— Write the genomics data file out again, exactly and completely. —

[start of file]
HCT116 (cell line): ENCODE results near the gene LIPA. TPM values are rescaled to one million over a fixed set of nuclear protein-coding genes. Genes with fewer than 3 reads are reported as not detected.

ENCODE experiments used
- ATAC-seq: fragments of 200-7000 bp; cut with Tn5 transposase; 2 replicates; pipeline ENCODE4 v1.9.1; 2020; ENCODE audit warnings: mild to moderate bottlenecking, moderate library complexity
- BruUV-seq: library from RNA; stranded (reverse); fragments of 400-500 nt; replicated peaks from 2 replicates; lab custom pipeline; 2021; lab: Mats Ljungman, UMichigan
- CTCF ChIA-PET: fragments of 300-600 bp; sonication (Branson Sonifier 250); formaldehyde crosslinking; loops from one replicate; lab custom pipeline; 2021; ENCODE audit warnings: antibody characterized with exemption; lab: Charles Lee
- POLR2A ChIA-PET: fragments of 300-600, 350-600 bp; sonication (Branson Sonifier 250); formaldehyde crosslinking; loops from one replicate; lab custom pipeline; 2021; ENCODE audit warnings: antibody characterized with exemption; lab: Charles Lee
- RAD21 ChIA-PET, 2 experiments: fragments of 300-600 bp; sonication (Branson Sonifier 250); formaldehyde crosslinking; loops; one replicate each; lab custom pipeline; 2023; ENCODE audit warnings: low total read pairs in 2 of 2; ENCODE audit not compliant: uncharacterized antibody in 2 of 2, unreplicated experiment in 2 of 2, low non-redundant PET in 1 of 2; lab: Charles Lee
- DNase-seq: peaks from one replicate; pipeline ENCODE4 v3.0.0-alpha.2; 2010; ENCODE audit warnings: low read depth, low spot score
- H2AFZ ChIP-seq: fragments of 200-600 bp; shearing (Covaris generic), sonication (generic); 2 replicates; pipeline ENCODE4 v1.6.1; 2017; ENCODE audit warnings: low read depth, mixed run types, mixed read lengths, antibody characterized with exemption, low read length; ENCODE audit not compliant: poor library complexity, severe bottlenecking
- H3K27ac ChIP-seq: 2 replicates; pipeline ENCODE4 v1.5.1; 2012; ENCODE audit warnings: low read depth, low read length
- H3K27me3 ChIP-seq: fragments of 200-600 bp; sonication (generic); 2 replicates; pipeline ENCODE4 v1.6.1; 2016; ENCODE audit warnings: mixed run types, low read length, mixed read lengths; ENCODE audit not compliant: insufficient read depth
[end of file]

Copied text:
HCT116 (cell line): ENCODE results near the gene LIPA. TPM values are rescaled to one million over a fixed set of nuclear protein-coding genes. Genes with fewer than 3 reads are reported as not detected.

ENCODE experiments used
- ATAC-seq: fragments of 200-7000 bp; cut with Tn5 transposase; 2 replicates; pipeline ENCODE4 v1.9.1; 2020; ENCODE audit warnings: mild to moderate bottlenecking, moderate library complexity
- BruUV-seq: library from RNA; stranded (reverse); fragments of 400-500 nt; replicated peaks from 2 replicates; lab custom pipeline; 2021; lab: Mats Ljungman, UMichigan
- CTCF ChIA-PET: fragments of 300-600 bp; sonication (Branson Sonifier 250); formaldehyde crosslinking; loops from one replicate; lab custom pipeline; 2021; ENCODE audit warnings: antibody characterized with exemption; lab: Charles Lee
- POLR2A ChIA-PET: fragments of 300-600, 350-600 bp; sonication (Branson Sonifier 250); formaldehyde crosslinking; loops from one replicate; lab custom pipeline; 2021; ENCODE audit warnings: antibody characterized with exemption; lab: Charles Lee
- RAD21 ChIA-PET, 2 experiments: fragments of 300-600 bp; sonication (Branson Sonifier 250); formaldehyde crosslinking; loops; one replicate each; lab custom pipeline; 2023; ENCODE audit warnings: low total read pairs in 2 of 2; ENCODE audit not compliant: uncharacterized antibody in 2 of 2, unreplicated experiment in 2 of 2, low non-redundant PET in 1 of 2; lab: Charles Lee
- DNase-seq: peaks from one replicate; pipeline ENCODE4 v3.0.0-alpha.2; 2010; ENCODE audit warnings: low read depth, low spot score
- H2AFZ ChIP-seq: fragments of 200-600 bp; shearing (Covaris generic), sonication (generic); 2 replicates; pipeline ENCODE4 v1.6.1; 2017; ENCODE audit warnings: low read depth, mixed run types, mixed read lengths, antibody characterized with exemption, low read length; ENCODE audit not compliant: poor library complexity, severe bottlenecking
- H3K27ac ChIP-seq: 2 replicates; pipeline ENCODE4 v1.5.1; 2012; ENCODE audit warnings: low read depth, low read length
- H3K27me3 ChIP-seq: fragments of 200-600 bp; sonication (generic); 2 replicates; pipeline ENCODE4 v1.6.1; 2016; ENCODE audit warnings: mixed run types, low read length, mixed read lengths; ENCODE audit not compliant: insufficient read depth